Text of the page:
4 Rental Tips For Expats In Singapore

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Ring in the reality check! Singapore is a country which considers “space” as a luxury. Singaporeans do not usually keep their spare rooms open for annual guests to lounge on. More often than not, they keep these extra rooms for rental. You would be suprised to learn the amount of bedrooms that landlords can squeeze in a seemingly small condominiums.

It goes without saying that it is cheaper to rent out a single room than the entire flat. So, set a minimum bedroom requirement as well as a minimum size requirement before signing a contract. Equip yourself with rental strategies such as this.


What are the Singapore’s districts? Well, watching the Hunger Games series was probably the last time you have heard about a nation’s divisions. Similarly, Singapore’s districts offer distinct living experiences. You cannot get away from these categories as an expat or someone who is looking for a place to live at.

You must study the district codes initially. These codes tell you whether a rental unit is located at the core of the central region (e.g., District 10 including Tanglin Road), within the radius of the central region (e.g., District 2 including Chinatown), or outside of the central region (e.g., District 28 including Yio Chu Kang).


Location is one of the most important factors interplaying with the market’s property prices. Now that you have a grasp of the twenty-eight districts, you can distinguish between the “central region” and the outskirts. Rent is cheaper in areas away from the central region and the MRT (Mass Rapid Transport) stations.

The central region may not necessarily apply to your lifestyle. As Singapore is compact and accessible, odds are, you are about an hour away from the central region with public transportation. For instance, you can easily travel from the Boon Keng “heartlands” to the Orchard “central” through MRT or buses. You can even walk from one town to another (e.g., I once walked from Toa Payoh to Novena for 20 minutes).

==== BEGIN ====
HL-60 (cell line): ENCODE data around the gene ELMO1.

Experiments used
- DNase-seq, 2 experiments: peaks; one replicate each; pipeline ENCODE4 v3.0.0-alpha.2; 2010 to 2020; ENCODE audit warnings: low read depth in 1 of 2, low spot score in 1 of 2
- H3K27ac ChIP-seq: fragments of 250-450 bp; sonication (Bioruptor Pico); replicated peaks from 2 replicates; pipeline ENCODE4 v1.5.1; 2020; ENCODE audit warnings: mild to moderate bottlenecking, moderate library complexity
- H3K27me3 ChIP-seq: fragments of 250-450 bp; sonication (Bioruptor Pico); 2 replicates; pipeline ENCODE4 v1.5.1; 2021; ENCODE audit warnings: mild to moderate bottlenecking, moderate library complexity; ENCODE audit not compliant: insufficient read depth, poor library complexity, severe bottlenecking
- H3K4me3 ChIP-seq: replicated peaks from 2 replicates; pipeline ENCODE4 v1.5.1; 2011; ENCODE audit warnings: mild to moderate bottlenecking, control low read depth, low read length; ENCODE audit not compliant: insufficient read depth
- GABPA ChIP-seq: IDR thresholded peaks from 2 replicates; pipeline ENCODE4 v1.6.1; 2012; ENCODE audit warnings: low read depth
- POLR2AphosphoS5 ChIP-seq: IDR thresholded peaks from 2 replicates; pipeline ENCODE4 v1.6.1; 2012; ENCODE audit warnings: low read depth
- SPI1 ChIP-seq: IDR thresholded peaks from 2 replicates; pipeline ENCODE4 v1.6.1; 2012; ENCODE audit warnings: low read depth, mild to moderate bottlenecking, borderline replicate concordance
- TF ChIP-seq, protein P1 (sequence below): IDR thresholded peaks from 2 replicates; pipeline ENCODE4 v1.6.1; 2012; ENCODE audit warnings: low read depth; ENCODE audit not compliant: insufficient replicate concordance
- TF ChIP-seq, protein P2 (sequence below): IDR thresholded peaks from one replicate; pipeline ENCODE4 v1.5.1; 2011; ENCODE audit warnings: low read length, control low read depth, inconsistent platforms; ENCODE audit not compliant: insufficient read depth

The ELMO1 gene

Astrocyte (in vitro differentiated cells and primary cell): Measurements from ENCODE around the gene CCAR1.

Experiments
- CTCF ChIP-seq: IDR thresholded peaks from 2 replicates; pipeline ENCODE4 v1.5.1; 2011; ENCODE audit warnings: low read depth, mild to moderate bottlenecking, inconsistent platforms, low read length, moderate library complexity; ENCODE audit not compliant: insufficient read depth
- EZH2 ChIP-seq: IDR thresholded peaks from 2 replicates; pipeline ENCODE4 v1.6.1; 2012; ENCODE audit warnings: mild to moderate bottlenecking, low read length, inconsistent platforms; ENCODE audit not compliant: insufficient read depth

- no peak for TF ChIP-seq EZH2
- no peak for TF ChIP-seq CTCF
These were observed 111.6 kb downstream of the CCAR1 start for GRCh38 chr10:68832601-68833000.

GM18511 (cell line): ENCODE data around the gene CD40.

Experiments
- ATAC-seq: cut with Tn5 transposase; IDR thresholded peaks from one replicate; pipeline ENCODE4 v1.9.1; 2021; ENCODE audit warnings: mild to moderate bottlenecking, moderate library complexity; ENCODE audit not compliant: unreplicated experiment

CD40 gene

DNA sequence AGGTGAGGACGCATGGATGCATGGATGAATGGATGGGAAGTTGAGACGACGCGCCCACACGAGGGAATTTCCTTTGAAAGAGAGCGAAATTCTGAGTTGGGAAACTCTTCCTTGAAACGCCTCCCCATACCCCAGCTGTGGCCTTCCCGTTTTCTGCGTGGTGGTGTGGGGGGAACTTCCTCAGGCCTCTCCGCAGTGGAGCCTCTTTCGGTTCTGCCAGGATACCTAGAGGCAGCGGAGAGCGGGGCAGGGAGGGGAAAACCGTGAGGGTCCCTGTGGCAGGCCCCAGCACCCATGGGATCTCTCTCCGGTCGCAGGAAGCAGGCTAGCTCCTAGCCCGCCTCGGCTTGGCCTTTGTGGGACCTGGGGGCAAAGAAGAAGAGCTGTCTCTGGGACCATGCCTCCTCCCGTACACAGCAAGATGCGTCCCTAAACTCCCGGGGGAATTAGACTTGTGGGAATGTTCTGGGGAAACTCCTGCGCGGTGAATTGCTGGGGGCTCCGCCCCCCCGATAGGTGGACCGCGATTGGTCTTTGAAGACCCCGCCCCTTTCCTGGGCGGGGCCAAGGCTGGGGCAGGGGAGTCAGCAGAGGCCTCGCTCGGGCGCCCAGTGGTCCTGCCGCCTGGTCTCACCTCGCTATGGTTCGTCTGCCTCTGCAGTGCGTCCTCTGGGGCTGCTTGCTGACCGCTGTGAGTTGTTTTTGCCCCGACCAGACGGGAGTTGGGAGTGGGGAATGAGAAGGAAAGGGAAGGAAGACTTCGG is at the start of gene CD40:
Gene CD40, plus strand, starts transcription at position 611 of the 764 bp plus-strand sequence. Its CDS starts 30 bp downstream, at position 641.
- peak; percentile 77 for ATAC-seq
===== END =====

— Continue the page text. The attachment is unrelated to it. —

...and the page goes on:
Furthermore, the government seeks to make every town self-sustaining. Almost every neighboorhood has its own parks, shopping malls, and eateries. Ask yourself: Is a central location too overrated?


One cannot deny that we all have distinct personalities. If you are not a morning person and you find it difficult to allot an hour of leeway every morning for your commute then, opt for another strategy. Maximize your preparation time and lessen your transportation costs by finding an affordable place near your workplace.

As pointed above, location is an essential factor. Do a quick Google search on the possible routes you may take to get to your destination. Choosing the smartest way gets you to work on time. Being punctual is a respectable trait to have as an employee.

The humble country has a network of buses and trains. However, the vehicle interval or arrival time of buses is more unpredictable than the trains. Taking the MRT is generally a better choice.


In the recent years, more and more foreigners have warmed to the Singapore’s public housing or HDB (Housing and Development Board). Before you completely frown upon this idea, here are some of the reasons why this is a viable option:

a. There is a significant difference between private and public rentals. HDB flats with 2 rooms start at S$1,500. While, the same space costs about S$3,000 at private condominiums.

b. HDBs are usually walking distance from town facilities and public buses.

c. Food is insanely cheaper than the ones available at the condominiums as hawker centres are typically at the ground floor of the building.

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If you are planning to stay in Singapore for a long period of time, staying at an HDB flat will allow you to absorb the local culture better.

Sources: 1, 2, & 3

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